The death of Mathieu Dollfus in 1887 led to the sale of Montrose, and in 1889 the property was acquired by Jean-Jules Hostein. A few years later in 1896 the estate again changed hands, now purchased by Hostein’s son-in-law, Louis Victor Charmolüe, also owner of Cos d’Estournel and Pomys, and later mayor of Saint-Estèphe. Since then the property has remained in the hands of the Charmolüe family. Since 1960 it has been owned and managed by Jean-Louis Charmolüe, a quiet spoken man with a degree in agricultural science from Toulouse, and the air of a gentleman farmer. From 1990 a régisseur has been employed to ease the workload and provide a permanent presence at the property. The continuity of family ownership, and the commitment of the various proprietors, has been one of the strengths of Montrose over the years.
The other undeniable asset has been the terroir. Situated on a gravel knoll some 800 metres from the estuary the vineyard has an identical profile to that of Château Latour and the grand clos of Château Léoville Las Cases.The vines, which form a single contiguous block surrounding the château and cellars, benefit from a southeasterly aspect, the north-south position of the rows providing day-long exposure to the sun. The gentle slope offers good drainage, and the proximity of the Gironde adds a mesoclimate that helps protect against frost, assuages the summer heat and generally assists in the ripening cycle.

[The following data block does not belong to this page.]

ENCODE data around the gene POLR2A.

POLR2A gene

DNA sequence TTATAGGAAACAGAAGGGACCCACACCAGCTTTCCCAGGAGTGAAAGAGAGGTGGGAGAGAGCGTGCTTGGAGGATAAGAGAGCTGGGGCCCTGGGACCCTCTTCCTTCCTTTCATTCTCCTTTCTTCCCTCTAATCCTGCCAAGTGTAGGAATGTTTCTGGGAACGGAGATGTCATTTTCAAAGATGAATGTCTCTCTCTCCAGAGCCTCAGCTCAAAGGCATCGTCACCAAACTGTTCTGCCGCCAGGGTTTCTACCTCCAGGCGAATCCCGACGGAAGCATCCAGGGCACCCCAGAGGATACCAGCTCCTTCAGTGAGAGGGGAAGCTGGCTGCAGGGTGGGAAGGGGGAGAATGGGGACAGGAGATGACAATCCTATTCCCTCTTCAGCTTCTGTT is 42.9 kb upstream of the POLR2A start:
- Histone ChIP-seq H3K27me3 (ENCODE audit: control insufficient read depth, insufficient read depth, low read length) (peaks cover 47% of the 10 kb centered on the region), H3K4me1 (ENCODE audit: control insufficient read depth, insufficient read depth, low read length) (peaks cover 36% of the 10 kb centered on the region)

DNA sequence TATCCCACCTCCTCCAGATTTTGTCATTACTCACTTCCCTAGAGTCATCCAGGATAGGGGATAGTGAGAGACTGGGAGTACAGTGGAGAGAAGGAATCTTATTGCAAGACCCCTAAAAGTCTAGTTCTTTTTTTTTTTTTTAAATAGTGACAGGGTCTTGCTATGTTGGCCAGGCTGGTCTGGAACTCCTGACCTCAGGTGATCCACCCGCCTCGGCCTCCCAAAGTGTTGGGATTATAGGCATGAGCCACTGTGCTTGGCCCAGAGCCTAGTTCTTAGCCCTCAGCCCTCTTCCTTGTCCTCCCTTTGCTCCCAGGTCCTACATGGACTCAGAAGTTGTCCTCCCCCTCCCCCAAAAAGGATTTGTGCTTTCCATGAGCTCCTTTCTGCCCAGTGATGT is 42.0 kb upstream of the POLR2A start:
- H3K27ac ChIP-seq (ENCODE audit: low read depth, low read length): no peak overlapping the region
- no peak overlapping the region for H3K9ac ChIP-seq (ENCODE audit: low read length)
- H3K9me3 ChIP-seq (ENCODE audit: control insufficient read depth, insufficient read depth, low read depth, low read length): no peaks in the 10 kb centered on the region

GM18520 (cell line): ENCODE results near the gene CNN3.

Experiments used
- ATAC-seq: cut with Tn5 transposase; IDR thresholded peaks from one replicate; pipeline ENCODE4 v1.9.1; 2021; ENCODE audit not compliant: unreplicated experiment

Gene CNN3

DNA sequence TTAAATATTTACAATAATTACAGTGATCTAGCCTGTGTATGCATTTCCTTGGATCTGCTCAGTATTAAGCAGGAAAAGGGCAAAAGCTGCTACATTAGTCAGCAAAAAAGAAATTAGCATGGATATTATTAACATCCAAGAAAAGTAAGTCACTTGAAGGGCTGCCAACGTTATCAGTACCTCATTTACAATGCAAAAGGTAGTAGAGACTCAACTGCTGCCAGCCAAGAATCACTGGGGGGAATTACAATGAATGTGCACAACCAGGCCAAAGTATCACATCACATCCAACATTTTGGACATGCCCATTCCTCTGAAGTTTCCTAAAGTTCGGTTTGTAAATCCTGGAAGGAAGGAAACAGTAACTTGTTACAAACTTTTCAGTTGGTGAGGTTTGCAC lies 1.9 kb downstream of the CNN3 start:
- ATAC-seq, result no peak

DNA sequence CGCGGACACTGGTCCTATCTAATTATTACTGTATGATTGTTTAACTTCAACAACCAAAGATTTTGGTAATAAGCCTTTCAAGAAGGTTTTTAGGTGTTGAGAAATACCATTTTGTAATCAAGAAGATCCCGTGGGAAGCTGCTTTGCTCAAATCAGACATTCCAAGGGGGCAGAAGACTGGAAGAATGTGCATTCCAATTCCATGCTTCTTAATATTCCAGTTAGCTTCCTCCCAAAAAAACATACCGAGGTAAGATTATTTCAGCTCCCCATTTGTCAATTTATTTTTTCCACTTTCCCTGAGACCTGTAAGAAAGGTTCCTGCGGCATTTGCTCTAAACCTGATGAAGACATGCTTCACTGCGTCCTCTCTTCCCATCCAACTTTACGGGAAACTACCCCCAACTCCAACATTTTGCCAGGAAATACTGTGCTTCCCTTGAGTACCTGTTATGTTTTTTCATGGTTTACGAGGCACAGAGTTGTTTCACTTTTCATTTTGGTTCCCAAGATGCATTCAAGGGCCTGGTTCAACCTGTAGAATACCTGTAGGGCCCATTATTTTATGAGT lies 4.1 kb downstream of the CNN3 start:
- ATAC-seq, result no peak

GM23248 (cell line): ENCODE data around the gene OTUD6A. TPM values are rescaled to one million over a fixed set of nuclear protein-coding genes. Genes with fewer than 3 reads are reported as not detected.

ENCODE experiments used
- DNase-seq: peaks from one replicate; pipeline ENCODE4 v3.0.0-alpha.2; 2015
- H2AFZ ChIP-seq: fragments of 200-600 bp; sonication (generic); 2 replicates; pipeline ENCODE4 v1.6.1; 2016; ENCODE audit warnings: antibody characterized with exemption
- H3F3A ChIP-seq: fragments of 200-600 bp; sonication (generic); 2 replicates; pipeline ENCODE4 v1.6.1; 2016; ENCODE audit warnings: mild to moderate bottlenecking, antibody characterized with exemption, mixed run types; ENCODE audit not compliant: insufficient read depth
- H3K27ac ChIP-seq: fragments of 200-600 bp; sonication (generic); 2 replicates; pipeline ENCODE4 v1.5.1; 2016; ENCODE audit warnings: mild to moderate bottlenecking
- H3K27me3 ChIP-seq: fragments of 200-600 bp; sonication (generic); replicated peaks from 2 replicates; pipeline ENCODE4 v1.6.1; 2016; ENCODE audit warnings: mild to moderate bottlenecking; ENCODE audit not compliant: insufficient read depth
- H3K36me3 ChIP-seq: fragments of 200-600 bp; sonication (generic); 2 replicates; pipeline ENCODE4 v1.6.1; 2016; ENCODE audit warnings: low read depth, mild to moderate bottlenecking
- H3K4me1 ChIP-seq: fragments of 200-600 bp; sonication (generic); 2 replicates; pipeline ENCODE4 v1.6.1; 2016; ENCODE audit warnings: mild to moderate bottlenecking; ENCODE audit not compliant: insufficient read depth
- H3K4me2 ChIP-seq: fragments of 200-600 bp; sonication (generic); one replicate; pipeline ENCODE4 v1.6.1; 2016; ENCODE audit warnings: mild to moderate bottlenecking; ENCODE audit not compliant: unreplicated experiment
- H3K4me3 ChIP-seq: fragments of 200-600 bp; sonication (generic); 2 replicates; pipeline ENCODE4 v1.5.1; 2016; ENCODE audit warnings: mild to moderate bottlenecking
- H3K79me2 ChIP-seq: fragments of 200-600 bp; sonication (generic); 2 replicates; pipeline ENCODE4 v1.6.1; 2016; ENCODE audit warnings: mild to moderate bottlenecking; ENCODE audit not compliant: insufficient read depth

The gravel is deep and formed of large pebbles laced with ferrous sand, above a marly clay. All of this enhances the tannin element in the wines. ‘It is an excellent site for Cabernet Sauvignon,’says Professor Pascal Ribéreau-Gayon, the long-time consultant oenologist at the estate.Cabernet Sauvignon in fact represents 65% of the plantings and constitutes over 70% of the blend in certain vintages. The balance is provided by 25% Merlot, 10% Cabernet Franc and a fraction of Petit Verdot. Like Latour, Montrose has remained true to tradition producing wines that are deeply coloured, firm, powerful and austere in youth but with an amazing potential for ageing. A 1929, tasted some years ago in Paris, had all the freshness and fruit of a wine of 20 rather than 60 years of age. Accusations that this style was knowingly softened in the 1970s and early 1980s are unfounded. ‘There was no deliberate ploy to change the style, but the wines were lighter due to the succession of difficult vintages (1972, 1973, 1974, 1977, 1980), the higher percentage of grapes from recent plantings and a problem we had with grape moth in 1983,’ explains Jean-Louis Charmolüe. Since 1986, the solid Montrose style has been back on song, with an added edge of ripeness from the later harvesting.